BEDFORD: Rocky Patel’s cigar bar is heading to DC

Christopher Bedford Former Editor in Chief, The Daily Caller News Foundation
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Good news, D.C. Soon, you won’t have to suffer the waitstaff of Shelly’s to enjoy an indoor cigar in the District.

That’s because Rocky Patel — the famed cigar maker — is coming to our fair city, and though his capital cigar lounge is still in the works, if it’s anything like Rocky Patel’s Burn in Naples, Fla., it is going to be fine. Damn fine.

Photo courtesy of Burn by Rocky Patel.

Photo courtesy of Burn by Rocky Patel.

We landed at Fort Meyers Thursday morning and needed to get out of D.C. winter mode fast, so, of course, we headed to the cigar bar. By two in the afternoon, Burn already had a bar full of gents enjoying cocktails and the cigars sold in the walk-in humidor near the back. Impressive. But we knew we couldn’t stay all day, so we made plans to come back that night. A wise decision.

Photo courtesy of Burn by Rocky Patel.

Photo courtesy of Burn by Rocky Patel.

That night, Burn’s sleepy, relaxed Bahamian feel was replaced by a dark, exclusive, exotic feel featuring rich men and beautiful women in every corner. And, of course, Rocky Patel — quiet but confident; blazer, no tie — holding court on the patio with an impressive cast, including Tommy Bahama’s white mustached founder, Bob Emfield and his wife; a classy couple from Minnesota (we know they were classy because they were Daily Caller fans); and Rocky’s Northeast sales rep, Max Bichler of “Amazing Race Season 22” fame.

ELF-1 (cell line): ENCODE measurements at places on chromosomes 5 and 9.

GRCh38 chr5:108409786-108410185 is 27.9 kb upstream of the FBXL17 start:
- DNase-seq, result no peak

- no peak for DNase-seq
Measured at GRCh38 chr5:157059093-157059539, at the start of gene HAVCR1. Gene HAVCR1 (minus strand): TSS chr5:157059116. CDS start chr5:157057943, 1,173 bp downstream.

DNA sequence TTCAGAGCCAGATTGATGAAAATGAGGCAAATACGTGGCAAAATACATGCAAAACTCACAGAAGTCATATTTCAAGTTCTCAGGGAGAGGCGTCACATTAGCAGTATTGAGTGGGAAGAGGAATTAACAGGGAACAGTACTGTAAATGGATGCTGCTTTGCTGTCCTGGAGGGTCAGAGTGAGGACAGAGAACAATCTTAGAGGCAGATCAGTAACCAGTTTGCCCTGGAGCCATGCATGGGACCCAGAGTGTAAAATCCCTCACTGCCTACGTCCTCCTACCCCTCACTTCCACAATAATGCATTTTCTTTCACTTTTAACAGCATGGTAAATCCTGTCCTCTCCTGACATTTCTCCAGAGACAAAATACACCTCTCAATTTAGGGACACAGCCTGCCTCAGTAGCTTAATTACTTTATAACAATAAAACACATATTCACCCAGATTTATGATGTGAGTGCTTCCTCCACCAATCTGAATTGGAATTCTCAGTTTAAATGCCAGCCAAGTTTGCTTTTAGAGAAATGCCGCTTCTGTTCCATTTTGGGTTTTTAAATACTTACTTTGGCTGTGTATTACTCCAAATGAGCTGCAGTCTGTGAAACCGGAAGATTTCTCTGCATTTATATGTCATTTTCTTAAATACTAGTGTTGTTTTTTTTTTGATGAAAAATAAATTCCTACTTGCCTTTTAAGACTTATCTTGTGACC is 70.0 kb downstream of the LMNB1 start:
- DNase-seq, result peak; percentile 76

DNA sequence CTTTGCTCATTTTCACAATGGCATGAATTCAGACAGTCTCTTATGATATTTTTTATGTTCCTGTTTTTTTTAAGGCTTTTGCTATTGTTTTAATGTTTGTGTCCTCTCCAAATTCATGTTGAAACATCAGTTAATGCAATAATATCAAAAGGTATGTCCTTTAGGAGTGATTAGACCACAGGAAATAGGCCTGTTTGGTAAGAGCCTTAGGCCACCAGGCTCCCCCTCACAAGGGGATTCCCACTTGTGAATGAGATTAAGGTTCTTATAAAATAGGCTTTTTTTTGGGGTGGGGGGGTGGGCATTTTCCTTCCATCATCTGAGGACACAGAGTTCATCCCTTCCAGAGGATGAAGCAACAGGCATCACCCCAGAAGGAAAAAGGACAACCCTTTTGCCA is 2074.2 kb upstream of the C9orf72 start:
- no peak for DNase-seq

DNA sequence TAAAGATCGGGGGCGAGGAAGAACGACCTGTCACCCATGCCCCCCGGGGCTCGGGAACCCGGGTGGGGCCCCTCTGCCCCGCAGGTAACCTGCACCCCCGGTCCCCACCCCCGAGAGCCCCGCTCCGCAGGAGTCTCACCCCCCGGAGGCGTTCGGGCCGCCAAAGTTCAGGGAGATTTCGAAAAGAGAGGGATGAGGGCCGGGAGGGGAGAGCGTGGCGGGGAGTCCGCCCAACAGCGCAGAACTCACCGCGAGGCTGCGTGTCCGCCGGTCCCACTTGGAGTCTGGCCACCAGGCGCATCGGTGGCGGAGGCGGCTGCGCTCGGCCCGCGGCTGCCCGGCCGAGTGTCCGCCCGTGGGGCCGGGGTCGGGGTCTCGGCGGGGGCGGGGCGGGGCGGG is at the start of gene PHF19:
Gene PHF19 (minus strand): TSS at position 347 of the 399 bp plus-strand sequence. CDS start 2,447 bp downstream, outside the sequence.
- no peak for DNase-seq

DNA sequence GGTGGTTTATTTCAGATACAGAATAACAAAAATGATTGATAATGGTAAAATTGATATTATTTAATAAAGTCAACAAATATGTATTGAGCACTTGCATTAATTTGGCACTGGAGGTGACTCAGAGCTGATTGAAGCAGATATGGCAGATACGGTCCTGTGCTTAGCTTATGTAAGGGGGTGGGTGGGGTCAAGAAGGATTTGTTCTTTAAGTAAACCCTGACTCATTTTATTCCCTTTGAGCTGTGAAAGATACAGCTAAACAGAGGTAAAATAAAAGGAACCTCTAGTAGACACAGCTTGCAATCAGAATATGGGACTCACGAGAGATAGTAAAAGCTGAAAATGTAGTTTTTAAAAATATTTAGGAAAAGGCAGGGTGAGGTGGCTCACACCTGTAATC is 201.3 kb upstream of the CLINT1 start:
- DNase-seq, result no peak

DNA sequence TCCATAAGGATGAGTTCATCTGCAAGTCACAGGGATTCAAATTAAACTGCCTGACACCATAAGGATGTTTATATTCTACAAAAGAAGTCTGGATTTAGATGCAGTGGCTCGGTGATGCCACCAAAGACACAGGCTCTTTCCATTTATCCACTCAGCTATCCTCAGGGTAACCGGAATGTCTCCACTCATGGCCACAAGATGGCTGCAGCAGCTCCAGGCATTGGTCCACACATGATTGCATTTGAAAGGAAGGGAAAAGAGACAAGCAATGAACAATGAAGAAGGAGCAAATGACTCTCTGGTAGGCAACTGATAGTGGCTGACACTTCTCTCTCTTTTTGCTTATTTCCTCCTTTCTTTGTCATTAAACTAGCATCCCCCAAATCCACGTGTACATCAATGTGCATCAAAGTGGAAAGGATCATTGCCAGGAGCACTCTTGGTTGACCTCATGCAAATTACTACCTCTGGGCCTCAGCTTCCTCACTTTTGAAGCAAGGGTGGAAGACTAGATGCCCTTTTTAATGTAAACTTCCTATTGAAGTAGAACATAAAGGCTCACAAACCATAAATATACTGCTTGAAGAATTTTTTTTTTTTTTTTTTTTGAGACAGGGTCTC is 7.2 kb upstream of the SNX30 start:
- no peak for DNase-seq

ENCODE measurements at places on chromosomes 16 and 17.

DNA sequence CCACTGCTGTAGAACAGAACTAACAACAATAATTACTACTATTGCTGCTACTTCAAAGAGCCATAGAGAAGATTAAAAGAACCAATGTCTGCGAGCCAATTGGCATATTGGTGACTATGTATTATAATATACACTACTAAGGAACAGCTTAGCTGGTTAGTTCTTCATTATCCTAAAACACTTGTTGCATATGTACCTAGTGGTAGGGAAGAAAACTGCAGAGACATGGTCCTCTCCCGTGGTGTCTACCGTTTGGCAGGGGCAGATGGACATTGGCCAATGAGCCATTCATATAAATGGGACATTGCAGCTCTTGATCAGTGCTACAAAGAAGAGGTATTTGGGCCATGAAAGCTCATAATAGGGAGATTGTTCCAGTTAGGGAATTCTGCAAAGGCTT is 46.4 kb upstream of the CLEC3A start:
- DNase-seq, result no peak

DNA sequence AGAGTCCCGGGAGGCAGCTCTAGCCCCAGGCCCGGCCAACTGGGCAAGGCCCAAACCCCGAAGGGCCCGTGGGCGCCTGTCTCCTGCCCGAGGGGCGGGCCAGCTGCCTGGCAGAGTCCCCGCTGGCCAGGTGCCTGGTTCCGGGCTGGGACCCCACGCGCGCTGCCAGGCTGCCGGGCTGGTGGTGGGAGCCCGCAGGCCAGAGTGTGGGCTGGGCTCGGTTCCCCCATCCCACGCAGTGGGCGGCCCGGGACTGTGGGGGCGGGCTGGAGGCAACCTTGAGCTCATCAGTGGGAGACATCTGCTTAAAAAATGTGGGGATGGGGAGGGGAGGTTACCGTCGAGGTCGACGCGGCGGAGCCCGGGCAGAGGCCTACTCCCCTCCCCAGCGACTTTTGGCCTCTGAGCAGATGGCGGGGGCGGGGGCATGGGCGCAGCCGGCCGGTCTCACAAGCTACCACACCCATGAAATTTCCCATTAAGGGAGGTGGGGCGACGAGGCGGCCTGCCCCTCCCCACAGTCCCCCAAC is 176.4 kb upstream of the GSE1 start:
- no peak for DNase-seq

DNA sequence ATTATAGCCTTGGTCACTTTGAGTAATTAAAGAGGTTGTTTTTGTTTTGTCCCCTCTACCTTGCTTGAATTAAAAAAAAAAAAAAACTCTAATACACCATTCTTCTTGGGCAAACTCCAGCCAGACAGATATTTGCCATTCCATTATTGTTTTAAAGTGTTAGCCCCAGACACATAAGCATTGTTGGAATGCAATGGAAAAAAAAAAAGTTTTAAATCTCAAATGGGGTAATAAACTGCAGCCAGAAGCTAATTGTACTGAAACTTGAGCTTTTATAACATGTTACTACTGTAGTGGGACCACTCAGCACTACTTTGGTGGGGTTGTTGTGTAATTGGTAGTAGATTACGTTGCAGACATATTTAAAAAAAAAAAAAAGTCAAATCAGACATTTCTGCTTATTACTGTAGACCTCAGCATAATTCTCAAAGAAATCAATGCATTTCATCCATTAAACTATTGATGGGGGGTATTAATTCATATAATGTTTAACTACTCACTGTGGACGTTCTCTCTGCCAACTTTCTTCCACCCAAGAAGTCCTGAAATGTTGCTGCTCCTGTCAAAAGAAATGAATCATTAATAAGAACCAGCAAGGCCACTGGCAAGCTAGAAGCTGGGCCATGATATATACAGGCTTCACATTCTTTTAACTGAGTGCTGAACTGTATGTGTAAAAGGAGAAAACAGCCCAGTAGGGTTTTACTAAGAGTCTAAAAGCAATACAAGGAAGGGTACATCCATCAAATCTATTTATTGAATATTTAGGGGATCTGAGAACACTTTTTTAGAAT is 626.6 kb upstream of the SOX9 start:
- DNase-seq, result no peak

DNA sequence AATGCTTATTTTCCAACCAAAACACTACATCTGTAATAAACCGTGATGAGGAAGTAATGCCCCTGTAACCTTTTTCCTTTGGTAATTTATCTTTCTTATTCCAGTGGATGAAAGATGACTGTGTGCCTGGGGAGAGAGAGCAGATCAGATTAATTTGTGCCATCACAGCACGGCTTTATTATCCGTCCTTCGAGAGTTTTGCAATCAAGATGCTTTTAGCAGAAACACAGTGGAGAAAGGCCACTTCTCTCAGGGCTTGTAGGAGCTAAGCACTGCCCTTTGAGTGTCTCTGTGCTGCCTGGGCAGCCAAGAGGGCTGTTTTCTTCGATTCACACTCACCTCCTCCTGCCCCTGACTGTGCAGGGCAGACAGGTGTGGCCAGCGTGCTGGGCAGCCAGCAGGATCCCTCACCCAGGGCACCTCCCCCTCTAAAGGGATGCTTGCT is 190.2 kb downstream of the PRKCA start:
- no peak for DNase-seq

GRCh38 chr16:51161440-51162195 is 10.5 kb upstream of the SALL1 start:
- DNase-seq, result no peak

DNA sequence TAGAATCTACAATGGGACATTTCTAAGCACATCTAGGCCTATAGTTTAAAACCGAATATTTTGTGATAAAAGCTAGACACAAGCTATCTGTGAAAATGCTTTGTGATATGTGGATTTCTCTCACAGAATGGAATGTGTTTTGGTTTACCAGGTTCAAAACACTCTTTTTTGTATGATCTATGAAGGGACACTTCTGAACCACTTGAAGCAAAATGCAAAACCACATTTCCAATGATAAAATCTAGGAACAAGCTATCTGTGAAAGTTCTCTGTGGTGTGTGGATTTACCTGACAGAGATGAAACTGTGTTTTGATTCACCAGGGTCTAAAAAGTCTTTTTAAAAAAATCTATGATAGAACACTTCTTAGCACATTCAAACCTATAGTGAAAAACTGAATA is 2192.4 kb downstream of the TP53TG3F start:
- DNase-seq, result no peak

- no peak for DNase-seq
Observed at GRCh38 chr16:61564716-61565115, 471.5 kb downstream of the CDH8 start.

Burn-Bar Featured

Saturday night, we’re told, is when things really get going. But we were on vacation, so after a pretty, LBD waitress grabbed us glasses of Bulleit Rye, three rocks, we were set to try some of Rocky’s world-class cigars.

It was evening now, and there was no time left for mild cigars, so we opted for a Rocky Royale Sumatra Toro.

Crafted with Nicaraguan tobacco from Rocky Patel farms in Esteli and Condega, the Royale is wrapped in an Ecuadorian Sumatra wrapper — a seed originally from its namesake island in Indonesia — and bound with Connecticut shade and broadleaf.

We tasted immediate nuts (macadamias, especially) with a good spice. It was about an hour smoke and mellowed fast, though by mid cigar we still detected some pepper on the tip. And on the last third, that pepper hit with a spicy and delicious vengeance, helping the Royale Sumatra to wrap up strong.

Right now, folks have to trek to southwest Florida to enjoy Burn. But Rocky tells us he’s coming to D.C. next, with eyes on the Chinatown, Verizon Center area. The next big question is this: Do we want a capital theme, complete with a big old dome, or the kind of Eastern theme Burn is decked in? Let us know what you think on Twitter.

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Tags : cigars
Christopher Bedford

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